The term, Hammer Toe, is commonly used as a general classification for any condition where the toe muscle weakens, causing digital contracture, and resulting in deformity, a digital contracture like this can actually be a hammertoe, claw toe or mallet toe, depending on which joints in the toe are contracted. Clawtoes are bent at the middle and end joints, while hammertoes are bent at the middle joint only. When it?s mallet toe, the joint at the end of the toe buckles. The skin near the toenail tip develops a painful corn that can eventually result in an ulcer. Doctors further categorize all forms of hammertoe based on whether the affected toe is flexible, semi-rigid or rigid. The more rigid the toe, the more pain it will cause.
Hammer toe is commonly caused by wearing shoes that are too narrow, tight or short on a regular basis. By doing so, your toe joints are forced into odd position. Over time, the tendons and muscles in your toe become shorter and cause it to bend. You can suffer a hammer toe if you have diabetes and the disease is worsening. If this occurs, you should contact your doctor right away. Arthritis can also cause hammer toes. Because your toe muscles get out of balance when you suffer from this joint disorder, tendons and joints of your toes are going to experience a lot of pressure.
Symptoms of a hammertoe are usually first noticed as a corn on the top of the toe or at the tip which produces pain with walking or wearing tight shoes. Most people feel a corn is due to a skin problem on their toes, which in fact, it is protecting the underlying bone deformity. A corn on the toe is sometimes referred to as a heloma dura or heloma durum, meaning hard corn. This is most common at the level of the affected joint due to continuous friction of the deformity against your shoes.
The treatment options vary with the type and severity of each hammer toe, although identifying the deformity early in its development is important to avoid surgery. Your podiatric physician will examine and X-ray the affected area and recommend a treatment plan specific to your condition.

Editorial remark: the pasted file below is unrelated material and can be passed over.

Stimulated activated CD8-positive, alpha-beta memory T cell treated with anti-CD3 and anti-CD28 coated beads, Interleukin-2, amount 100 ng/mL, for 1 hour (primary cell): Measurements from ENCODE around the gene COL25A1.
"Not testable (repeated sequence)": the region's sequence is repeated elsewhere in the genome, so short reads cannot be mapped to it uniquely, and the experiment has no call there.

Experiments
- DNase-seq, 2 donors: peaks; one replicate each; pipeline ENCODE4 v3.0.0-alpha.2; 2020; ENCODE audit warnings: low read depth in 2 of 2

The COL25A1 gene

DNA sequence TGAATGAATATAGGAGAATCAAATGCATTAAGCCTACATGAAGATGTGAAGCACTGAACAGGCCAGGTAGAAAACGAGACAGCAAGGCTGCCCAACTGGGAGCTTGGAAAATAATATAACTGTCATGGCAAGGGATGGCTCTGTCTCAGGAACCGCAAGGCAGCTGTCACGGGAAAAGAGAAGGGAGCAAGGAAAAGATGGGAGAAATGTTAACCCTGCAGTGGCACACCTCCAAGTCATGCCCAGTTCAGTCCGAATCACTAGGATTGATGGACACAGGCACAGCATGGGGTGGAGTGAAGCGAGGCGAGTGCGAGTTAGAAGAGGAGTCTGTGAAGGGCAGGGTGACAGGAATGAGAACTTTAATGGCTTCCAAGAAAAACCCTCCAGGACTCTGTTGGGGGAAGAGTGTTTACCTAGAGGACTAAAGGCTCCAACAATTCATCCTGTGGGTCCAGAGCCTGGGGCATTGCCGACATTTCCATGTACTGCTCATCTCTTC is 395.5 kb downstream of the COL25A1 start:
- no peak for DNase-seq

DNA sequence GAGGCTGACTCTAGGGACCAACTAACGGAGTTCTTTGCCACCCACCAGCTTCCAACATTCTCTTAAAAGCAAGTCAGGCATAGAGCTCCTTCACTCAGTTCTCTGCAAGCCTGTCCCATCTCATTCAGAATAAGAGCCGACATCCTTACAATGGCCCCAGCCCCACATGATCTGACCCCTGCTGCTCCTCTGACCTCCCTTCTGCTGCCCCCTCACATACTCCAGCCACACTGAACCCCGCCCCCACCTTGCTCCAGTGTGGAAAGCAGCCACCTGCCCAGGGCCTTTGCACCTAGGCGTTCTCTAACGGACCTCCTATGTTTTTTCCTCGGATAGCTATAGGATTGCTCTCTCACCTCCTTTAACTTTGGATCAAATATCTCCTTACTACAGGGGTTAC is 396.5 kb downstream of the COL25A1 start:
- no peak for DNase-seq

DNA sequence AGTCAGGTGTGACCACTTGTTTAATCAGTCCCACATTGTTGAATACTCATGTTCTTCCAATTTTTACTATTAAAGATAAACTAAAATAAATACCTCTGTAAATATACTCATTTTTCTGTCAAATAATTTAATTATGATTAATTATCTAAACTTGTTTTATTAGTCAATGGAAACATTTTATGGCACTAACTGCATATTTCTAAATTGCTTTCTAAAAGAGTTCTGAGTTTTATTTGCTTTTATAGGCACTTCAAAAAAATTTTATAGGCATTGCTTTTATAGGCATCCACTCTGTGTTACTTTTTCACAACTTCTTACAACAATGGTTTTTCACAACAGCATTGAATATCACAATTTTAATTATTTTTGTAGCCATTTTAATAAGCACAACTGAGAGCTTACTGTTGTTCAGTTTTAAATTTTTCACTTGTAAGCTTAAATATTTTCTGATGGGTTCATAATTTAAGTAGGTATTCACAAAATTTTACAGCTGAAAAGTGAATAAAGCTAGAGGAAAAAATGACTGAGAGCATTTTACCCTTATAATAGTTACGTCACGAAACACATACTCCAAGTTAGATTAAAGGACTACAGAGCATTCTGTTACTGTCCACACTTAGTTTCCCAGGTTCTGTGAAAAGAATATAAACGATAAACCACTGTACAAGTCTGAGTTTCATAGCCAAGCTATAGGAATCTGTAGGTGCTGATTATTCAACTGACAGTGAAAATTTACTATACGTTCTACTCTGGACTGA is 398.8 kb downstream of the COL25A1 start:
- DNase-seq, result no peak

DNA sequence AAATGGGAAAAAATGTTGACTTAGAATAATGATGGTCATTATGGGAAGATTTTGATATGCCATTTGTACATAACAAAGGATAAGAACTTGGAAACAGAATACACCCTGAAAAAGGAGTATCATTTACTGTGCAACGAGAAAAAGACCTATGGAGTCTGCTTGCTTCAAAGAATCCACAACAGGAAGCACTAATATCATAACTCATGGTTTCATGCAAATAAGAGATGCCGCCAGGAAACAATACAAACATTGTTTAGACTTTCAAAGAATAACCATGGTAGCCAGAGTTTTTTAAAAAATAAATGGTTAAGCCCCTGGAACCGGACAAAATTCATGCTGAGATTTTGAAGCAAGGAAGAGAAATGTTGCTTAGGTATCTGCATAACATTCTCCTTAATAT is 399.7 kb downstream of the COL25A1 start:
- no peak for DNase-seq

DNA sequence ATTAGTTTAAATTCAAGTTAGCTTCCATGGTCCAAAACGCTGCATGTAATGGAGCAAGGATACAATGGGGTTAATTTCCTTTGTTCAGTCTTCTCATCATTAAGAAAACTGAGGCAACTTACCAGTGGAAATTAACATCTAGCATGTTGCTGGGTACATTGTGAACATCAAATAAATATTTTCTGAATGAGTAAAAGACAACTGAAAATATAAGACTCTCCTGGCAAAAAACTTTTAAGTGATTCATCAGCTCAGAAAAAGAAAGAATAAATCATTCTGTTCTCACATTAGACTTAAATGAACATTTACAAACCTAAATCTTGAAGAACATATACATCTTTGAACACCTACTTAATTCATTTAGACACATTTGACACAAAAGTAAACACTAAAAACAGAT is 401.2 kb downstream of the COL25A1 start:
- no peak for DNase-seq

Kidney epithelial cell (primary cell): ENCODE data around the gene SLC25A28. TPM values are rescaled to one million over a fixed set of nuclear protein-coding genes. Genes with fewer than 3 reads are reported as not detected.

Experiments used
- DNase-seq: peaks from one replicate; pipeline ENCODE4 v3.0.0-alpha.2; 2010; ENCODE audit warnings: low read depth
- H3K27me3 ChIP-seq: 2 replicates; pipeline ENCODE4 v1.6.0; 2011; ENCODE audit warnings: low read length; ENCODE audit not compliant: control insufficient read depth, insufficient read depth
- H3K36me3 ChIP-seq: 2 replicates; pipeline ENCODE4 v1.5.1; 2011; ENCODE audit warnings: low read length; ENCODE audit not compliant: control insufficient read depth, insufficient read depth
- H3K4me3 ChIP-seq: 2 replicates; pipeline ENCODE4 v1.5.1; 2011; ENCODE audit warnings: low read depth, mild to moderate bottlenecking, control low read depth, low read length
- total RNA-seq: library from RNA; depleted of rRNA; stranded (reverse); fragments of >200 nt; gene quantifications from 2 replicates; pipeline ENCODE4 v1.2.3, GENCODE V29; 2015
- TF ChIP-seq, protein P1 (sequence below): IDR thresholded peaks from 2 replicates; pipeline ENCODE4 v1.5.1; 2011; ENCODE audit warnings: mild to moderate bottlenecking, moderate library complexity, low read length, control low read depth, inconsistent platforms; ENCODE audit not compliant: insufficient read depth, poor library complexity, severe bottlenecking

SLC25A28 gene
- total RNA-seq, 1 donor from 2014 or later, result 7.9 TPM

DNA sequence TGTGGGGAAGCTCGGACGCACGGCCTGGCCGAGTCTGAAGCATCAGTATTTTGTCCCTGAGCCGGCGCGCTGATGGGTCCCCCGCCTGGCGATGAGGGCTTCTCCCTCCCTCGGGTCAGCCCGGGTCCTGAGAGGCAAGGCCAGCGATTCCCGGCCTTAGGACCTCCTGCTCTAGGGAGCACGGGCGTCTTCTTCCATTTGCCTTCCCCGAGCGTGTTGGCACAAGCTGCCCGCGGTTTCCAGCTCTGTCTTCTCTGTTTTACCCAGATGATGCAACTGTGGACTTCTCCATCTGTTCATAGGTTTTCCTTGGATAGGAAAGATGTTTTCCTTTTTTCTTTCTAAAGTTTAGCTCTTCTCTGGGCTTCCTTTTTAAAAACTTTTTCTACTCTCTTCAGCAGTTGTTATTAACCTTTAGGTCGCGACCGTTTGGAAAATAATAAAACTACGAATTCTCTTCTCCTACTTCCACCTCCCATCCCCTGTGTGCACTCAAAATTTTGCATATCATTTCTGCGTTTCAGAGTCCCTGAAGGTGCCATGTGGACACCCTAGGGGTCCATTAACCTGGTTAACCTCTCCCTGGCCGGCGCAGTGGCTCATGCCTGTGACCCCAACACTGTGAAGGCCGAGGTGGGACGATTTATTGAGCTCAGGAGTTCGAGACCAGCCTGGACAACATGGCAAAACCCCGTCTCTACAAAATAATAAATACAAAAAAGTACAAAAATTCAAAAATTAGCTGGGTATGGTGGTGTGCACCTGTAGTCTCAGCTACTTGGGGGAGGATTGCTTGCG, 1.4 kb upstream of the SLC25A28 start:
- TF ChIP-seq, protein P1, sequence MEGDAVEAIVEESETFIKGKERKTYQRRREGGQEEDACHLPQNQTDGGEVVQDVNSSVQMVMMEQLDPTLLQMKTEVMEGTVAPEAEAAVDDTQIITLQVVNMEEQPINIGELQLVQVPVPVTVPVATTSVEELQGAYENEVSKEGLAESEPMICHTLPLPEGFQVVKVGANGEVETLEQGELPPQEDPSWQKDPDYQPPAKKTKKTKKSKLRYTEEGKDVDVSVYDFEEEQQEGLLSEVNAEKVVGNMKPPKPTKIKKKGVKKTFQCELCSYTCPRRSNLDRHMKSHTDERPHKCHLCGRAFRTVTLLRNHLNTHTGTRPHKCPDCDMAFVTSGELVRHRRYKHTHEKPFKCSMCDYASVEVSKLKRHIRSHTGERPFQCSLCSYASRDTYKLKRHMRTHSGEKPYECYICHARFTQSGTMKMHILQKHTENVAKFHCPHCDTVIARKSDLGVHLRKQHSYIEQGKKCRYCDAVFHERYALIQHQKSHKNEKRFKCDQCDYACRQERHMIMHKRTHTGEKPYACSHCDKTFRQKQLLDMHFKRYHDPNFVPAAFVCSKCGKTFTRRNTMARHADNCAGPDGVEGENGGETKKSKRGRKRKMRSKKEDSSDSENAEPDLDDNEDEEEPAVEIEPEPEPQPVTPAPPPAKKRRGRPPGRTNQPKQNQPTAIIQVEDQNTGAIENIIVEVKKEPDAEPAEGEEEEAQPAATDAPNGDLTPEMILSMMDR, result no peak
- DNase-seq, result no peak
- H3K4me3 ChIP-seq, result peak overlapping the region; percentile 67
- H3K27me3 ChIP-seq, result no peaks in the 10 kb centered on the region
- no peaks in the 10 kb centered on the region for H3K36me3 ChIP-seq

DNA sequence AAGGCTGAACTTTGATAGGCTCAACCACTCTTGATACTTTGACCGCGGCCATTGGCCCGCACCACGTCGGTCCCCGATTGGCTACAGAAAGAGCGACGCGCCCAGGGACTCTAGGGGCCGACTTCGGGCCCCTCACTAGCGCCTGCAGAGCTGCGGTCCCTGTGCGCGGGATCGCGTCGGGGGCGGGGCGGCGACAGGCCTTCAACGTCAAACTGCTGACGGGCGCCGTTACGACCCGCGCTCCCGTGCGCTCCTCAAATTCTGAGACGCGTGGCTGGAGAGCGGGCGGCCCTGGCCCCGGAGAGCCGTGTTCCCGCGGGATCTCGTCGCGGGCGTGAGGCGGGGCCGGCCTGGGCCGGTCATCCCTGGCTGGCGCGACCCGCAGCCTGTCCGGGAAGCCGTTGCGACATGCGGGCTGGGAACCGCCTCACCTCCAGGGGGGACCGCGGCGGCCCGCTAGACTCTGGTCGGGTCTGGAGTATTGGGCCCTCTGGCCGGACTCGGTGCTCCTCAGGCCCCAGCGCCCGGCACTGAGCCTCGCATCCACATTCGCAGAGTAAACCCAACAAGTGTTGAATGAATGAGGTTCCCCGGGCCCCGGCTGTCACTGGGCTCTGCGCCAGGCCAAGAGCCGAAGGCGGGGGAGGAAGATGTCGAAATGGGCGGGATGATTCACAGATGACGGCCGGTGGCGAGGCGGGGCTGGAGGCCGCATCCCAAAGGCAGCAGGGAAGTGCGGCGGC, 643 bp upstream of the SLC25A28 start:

Non Surgical Treatment
Treating hammertoe involves straightening the toe, making tendons in the toes flexible again, and preventing the problem from returning. Some simple treatments include Soaking your feet every day in warm water, then stretching your toes and ankles by pointing your toes. Using over-the-counter pads, cushions or straps to decrease discomfort. Splinting the toe to keep it straight and to stretch the tendons of the foot. Exercising the toes to relax the foot tendons (a session with a physical therapist may help you get started with foot exercises). One simple exercise is to place a small towel on the floor and then pick it up using only your toes. You also can grasp at carpet with your toes or curl your toes up and down repeatedly. Wearing shoes that fit properly and give toes plenty of room to stretch out.
Treatment of a severe hammertoe that has become rigid includes surgery. What is done during the surgery depends on how misshapen and inflexible the toe is. The surgeon may make a cut over your toe and release the tendon by cutting the tendon away from the bone. The surgeon may remove a small piece of bone from the toe. The surgeon may realign the tendons to reposition your toe or fasten the bones with pins. Sometimes the surgeon may have to join the bones in the toe. In this case, you will no longer be able to bend the toe, but the toe will be flat.
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